Portland State University. Department of Mathematics and Statistics
Term of Graduation
Date of Publication
Doctor of Philosophy (Ph.D.) in Mathematical Sciences
Mathematics and Statistics
Optical fibers, Optical amplifiers -- Testing, Ytterbium, Thulium, Lasers
1 online resource (xix, 148 pages)
In this dissertation we present a simplified scalar numerical model, derived from Maxwell's field equations, for the fiber laser amplifier simulations. Maxwell's equations are reduced using a technique called Coupled Mode Theory (CMT).
The reduced model is made more efficient through a new scale model, referred to as an equivalent short fiber, which captures some of the essential characteristics of a longer fiber. The equivalent short fiber can be viewed as a fiber made using artificial (nonphysical) material properties that in some sense compensates for its reduced length. The computations can be accelerated by a factor approximately equal to the ratio of the original length to the reduced length of the equivalent fiber. Computations using models of two commercially available fibers -- one doped with ytterbium, and the other with thulium-show the practical utility of the concept. Extensive numerical studies are conducted to assess when the equivalent short fiber model is useful and when it is not.
Fiber quantum defect heating is included in the model. We solve the heat equation coupled with our CMT equation to get the solution. Transverse Mode Instability (TMI) is observed in both ytterbium and thulium doped fibers. Various power thresholds are presented for TMI. Also, to find the root cause of TMI and to investigate how to mitigate this chaotic process, we have experimented with different refractive index gratings. A few gratings are presented with numerical results which show promises.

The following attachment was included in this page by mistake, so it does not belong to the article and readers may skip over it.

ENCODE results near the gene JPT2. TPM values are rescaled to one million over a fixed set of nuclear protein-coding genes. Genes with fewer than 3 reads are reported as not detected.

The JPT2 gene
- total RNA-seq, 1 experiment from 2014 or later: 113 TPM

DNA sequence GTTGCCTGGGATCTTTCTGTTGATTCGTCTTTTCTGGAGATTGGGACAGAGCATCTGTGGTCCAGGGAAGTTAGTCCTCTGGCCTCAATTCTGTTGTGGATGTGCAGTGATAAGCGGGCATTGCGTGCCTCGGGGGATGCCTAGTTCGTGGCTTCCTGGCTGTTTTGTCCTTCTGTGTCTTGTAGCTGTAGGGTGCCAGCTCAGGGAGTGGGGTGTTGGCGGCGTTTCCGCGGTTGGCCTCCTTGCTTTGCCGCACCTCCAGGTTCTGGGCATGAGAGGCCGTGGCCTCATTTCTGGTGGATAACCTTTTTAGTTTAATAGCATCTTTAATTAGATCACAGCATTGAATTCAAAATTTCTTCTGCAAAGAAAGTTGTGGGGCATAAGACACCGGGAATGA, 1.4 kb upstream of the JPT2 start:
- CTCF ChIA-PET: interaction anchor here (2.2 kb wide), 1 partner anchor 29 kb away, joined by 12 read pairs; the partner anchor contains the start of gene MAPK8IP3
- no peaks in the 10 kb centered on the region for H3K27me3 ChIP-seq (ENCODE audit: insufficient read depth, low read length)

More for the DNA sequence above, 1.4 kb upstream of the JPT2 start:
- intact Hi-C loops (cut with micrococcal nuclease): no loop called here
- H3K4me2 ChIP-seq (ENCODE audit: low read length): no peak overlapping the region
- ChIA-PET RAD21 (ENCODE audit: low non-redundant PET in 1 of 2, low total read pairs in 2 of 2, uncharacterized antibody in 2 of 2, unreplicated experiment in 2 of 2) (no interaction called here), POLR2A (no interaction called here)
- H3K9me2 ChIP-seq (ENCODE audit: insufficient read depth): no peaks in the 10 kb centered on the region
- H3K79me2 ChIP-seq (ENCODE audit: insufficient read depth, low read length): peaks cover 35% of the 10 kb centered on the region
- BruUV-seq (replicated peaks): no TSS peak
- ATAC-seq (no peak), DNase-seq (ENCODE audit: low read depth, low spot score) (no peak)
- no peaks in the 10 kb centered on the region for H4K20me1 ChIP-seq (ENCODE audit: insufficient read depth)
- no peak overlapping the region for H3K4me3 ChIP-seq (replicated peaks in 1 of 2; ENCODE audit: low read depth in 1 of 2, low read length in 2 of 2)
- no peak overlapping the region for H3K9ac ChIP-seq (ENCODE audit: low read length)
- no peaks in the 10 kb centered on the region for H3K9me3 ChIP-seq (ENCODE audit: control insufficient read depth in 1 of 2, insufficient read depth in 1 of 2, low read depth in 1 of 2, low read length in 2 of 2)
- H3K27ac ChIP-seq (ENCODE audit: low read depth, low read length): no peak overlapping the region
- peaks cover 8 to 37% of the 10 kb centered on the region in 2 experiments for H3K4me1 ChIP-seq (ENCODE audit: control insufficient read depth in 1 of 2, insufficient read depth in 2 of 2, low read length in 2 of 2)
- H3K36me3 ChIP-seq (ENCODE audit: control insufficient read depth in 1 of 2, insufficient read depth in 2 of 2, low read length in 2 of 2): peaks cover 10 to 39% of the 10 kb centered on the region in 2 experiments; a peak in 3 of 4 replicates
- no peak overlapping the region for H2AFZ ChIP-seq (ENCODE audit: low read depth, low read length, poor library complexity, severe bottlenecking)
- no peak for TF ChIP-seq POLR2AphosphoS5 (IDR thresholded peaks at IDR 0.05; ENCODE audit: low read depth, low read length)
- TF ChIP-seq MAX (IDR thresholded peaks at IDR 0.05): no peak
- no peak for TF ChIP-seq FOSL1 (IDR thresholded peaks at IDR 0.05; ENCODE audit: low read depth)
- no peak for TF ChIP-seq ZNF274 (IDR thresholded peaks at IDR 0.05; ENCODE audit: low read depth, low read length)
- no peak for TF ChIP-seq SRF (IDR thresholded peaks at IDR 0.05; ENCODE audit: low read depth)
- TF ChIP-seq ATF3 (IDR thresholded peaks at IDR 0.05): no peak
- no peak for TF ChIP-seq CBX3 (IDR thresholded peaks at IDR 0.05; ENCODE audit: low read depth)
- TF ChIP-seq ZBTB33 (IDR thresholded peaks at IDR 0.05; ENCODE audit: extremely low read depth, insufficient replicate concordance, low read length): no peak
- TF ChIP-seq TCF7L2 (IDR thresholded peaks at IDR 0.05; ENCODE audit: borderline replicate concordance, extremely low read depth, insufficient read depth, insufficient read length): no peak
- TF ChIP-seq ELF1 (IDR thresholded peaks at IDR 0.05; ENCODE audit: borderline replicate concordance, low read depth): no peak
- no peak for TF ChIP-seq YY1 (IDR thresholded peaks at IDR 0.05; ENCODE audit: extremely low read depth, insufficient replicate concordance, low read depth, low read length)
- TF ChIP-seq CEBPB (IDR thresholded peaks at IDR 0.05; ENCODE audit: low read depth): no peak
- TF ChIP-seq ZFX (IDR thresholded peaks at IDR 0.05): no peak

Finally this dissertation uses numerical simulations of a thulium-doped optical fiber amplifier to predict various performance characteristics such as peak temperatures, expected output powers and efficiencies, presence of Amplified Spontaneous Emission (ASE), et cetera. Single- and two-tone configurations are studied. In the latter case, the two laser sources are separated in frequency by the amount that corresponds to the peak Raman gain, and a few seed ratios at various total seed powers are examined.
To reduce the excessive computational time and resources needed to simulate the CMT equations and also to study TMI efficiently after sufficient number of time-steps, the code is parallelized using both shared and distributed memory configurations. The techniques employed in this strategy give linear speedup as we increase the number of time-steps for a fixed number of nodes.
© 2021 Tathagata Goswami
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Goswami, Tathagata, "Numerical Techniques and Simulations for Studying Various High Power Optical Fiber Amplifiers, Particularly for Ytterbium (Yb+3), and Thulium (Tm+3) Doped Fibers" (2021). Dissertations and Theses. Paper 5709.